Kevin@OutOfYourRut says October 10, 2013

    Hi David – I would think that being self-taught would be a big advantage in teaching, especially to an adult market. People often appreciate “real world” experience, vs a pure academic one.

      Kevin Mercadante says October 10, 2013

      You might give it a shot Michelle. You never know until you try – it could be a hidden talent.

Michelle says October 9, 2013

I have thought about it, but I don’t think I’d honestly be any good. You can make a good wage doing it though!

Christine @ ThePursuitofGreen says October 9, 2013

This sounds like a good way to make some side income! Thanks for writing about this.

Bryce @ Save and Conquer says October 9, 2013

Back when I was attending college, I worked in the tutorial center and tutored math, physics, and structural engineering. It was a great way to earn spending money. I was only paid minimum wage, but it kept me on my toes for the various subjects. As the saying goes, “If you want to learn a thing, read that; if you want to know a thing, write that; if you want to master a thing, teach that.”

    Kevin Mercadante says October 10, 2013

    An excellent saying Bryce. You should tutor now, you could get a heck of a lot more than minimum wage, especially on those subjects.

Mark Ross says October 10, 2013

If only I had the patience to teach someone without getting mad or bored because he would be asking me a lot of questions, then this job could me good for me. 🙂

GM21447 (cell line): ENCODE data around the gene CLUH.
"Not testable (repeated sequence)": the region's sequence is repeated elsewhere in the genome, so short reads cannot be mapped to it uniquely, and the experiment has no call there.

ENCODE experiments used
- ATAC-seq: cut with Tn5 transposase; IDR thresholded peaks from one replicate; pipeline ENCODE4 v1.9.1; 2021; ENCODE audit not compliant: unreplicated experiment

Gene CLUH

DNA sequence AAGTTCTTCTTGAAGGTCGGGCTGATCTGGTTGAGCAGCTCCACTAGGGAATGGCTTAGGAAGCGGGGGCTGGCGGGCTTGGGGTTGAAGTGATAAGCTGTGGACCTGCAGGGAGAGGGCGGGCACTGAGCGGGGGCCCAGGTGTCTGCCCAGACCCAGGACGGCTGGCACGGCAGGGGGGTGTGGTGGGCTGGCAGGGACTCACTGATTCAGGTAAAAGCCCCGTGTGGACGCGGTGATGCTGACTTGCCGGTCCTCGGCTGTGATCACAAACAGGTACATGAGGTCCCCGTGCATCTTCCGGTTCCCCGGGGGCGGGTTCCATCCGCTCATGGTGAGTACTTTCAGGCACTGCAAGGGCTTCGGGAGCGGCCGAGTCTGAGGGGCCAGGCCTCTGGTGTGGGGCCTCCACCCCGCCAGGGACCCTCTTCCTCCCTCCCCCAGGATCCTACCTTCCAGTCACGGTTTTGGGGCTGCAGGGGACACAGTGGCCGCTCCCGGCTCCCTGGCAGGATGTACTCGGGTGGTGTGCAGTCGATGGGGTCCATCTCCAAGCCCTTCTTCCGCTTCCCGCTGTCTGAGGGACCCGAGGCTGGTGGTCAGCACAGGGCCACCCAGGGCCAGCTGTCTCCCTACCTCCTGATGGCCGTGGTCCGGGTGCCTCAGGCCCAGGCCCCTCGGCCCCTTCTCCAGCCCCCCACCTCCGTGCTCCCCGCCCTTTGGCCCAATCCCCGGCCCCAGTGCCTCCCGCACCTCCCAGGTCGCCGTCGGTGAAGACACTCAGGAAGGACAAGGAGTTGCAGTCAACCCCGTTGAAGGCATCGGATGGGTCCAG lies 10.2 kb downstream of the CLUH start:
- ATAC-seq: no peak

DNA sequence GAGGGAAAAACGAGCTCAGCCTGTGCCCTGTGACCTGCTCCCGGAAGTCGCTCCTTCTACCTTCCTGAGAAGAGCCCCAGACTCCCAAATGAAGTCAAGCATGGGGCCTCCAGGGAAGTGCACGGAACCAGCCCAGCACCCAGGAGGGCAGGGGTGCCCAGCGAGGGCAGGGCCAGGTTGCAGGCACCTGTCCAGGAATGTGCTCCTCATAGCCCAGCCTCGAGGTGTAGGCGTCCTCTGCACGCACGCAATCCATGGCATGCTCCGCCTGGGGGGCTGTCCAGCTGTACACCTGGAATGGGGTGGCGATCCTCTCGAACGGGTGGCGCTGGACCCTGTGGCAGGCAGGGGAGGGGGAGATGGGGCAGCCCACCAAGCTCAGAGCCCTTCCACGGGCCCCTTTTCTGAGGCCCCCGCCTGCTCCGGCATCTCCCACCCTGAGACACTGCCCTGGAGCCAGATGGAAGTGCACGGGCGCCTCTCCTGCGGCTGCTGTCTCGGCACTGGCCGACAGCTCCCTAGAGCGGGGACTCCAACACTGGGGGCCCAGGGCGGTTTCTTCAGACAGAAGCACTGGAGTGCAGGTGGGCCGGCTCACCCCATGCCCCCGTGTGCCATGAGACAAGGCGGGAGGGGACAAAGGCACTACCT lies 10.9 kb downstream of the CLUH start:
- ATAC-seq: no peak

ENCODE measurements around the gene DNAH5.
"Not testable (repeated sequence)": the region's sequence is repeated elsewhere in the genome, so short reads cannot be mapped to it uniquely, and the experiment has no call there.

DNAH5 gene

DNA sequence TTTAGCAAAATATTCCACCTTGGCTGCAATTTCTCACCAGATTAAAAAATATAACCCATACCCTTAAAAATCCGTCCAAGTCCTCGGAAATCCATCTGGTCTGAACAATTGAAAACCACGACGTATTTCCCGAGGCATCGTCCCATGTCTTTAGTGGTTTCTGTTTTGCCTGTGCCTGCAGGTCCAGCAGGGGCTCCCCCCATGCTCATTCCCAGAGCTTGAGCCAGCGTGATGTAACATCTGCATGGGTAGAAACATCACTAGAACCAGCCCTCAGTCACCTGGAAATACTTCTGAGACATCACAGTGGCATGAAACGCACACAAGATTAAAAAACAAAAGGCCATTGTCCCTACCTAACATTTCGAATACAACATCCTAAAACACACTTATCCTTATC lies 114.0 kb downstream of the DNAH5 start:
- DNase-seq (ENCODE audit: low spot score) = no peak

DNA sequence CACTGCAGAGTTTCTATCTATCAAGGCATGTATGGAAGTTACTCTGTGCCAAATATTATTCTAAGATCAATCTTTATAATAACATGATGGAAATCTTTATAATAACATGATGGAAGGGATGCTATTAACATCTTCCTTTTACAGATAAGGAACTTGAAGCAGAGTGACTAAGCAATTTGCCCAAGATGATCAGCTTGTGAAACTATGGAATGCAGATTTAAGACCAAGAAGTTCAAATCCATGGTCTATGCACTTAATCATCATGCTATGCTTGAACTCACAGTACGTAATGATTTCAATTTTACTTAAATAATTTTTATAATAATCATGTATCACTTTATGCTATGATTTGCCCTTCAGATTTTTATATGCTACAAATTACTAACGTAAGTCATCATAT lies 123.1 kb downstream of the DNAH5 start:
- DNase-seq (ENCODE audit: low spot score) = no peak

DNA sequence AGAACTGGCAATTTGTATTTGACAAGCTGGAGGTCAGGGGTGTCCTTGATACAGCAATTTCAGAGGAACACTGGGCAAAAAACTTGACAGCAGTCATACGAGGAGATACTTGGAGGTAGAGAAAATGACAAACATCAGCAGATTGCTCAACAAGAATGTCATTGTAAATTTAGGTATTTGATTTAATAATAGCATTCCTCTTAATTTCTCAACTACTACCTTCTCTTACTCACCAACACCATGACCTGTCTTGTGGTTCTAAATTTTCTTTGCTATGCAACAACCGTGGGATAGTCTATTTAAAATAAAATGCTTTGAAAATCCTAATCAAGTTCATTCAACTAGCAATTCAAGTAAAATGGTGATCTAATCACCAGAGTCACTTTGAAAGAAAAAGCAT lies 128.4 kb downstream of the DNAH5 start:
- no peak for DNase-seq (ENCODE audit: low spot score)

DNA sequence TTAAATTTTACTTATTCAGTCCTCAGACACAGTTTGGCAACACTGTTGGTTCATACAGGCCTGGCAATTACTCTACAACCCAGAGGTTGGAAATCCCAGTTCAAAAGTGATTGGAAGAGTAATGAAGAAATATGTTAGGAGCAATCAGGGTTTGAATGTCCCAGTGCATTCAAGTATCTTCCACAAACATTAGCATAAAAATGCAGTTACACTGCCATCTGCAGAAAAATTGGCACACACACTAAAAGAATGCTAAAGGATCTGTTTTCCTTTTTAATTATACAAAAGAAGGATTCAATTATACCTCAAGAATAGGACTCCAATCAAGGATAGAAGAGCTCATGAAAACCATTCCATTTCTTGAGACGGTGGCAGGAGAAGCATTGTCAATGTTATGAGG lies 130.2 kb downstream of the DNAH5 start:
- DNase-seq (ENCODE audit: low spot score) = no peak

Kevin Mercadante says October 10, 2013

    I have the same problem Mark. That’s why I’m a writer, and not a tutor!

dojo says October 10, 2013

I did this in highschool and it helped me earn some money. Not a lot, since I didn’t have a too big schedule (I actually had to study myself), but it did help me gain some experience, earn few bucks and see how it is to earn your own money.

Beat The 9 to 5 says October 10, 2013

Giving tutorials is a great to earn additional money. Though, you patience level should also match the age level and capacity of the students you’ll teach especially if you have not received any training on education.

    Kevin Mercadante says October 10, 2013

    Agreed. I don’t think I could teach kids or even heavily distracted high school kids. I don’t have that kind of patience. Also, a lot of people hire tutors for their kids when the real problem is that they aren’t motivated. You can’t teach around that.

Jon Haver @ says October 10, 2013

I worked as a part-time math tutor for few years. I love maths and teaching maths was fun. I enjoyed time with my student and earned extra money. For student it’s a good part-time job.

Emily @ Urban Departures says October 10, 2013

My dad used to tutor on the side when I was a kid and it definitely helped with the family budget. I tried to do it myself once, but I wasn’t any good at it. I, unfortunately, don’t have the patience to teach. I wish I did though, because it’s a great source of income.

PS My husband and I are chemical engineers! We only have our BAs though and am in awe that you have your PhD! I find mass balances and fluid dynamics terrifying and am surprised I last through four years of school.

Clarrise @ Make Money Your Way says October 11, 2013

Wow $30- $50 per hour is a very good amount! I have a friend who is a high school teacher and after her class she has also a part time job as a tutor for 2 hours a day in one week but her salary is just $50 a month, we really have a low income here.

    Kevin@OutOfYourRut says October 11, 2013

    Generally speaking, when you tutor through an organization, rather than independently, you do make a lot less money. Organizations want to offer tutoring on the cheap.